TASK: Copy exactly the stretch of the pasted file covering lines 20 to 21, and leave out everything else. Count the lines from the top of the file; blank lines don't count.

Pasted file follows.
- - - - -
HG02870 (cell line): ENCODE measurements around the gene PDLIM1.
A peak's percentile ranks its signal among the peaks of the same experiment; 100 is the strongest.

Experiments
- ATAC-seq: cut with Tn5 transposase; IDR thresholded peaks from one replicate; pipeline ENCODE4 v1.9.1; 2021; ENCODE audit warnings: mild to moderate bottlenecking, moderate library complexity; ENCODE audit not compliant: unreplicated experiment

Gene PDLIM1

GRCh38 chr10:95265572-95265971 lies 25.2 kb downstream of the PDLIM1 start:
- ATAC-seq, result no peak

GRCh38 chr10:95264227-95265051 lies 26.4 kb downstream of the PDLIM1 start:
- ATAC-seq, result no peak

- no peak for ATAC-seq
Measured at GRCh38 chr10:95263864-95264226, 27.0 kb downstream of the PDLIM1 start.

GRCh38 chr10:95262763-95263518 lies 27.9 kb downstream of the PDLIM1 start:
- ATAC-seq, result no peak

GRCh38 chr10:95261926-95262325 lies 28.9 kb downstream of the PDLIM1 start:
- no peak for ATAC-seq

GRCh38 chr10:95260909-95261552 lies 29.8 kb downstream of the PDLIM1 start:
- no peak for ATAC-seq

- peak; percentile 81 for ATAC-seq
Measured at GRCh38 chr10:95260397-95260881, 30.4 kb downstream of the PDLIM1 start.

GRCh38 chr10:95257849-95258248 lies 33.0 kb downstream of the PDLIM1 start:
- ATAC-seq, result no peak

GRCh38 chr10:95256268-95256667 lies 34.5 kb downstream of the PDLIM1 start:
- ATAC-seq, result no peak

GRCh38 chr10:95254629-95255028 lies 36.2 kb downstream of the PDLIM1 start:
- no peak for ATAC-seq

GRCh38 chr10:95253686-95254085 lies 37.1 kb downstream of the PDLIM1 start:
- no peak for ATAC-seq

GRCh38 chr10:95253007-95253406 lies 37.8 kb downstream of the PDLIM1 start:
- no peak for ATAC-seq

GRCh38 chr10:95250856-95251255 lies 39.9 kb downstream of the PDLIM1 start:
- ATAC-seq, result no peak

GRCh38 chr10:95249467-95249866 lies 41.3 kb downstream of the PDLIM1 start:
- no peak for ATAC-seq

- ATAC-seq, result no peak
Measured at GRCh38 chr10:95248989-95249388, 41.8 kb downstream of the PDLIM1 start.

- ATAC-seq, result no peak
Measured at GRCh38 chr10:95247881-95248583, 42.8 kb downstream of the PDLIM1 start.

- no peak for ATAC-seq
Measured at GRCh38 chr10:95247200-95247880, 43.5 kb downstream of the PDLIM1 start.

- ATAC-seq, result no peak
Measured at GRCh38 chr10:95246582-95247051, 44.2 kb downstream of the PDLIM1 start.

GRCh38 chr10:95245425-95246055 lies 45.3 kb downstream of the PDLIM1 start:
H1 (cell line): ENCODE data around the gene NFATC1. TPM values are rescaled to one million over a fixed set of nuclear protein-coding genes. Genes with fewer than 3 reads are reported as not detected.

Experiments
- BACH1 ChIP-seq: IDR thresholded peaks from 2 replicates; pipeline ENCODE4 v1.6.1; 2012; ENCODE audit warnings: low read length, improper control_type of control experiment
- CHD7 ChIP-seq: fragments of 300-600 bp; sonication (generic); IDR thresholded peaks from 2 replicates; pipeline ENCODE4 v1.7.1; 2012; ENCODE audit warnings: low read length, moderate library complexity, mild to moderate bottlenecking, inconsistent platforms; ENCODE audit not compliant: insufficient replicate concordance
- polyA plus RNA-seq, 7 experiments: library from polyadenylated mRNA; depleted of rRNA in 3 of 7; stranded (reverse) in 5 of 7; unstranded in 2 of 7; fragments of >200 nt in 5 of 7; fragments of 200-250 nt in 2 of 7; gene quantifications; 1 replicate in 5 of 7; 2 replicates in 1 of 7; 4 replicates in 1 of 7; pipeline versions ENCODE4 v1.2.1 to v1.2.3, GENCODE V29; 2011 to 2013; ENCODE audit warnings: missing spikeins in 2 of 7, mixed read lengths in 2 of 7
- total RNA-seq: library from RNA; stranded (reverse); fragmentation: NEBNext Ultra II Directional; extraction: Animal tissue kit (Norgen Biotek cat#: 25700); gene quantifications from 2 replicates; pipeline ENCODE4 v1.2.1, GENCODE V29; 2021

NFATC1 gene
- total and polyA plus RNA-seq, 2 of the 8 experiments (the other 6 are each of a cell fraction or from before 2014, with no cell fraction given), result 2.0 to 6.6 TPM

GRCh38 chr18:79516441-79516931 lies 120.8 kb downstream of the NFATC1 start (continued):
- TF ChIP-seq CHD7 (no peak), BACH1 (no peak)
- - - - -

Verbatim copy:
GRCh38 chr10:95257849-95258248 lies 33.0 kb downstream of the PDLIM1 start:
- ATAC-seq, result no peak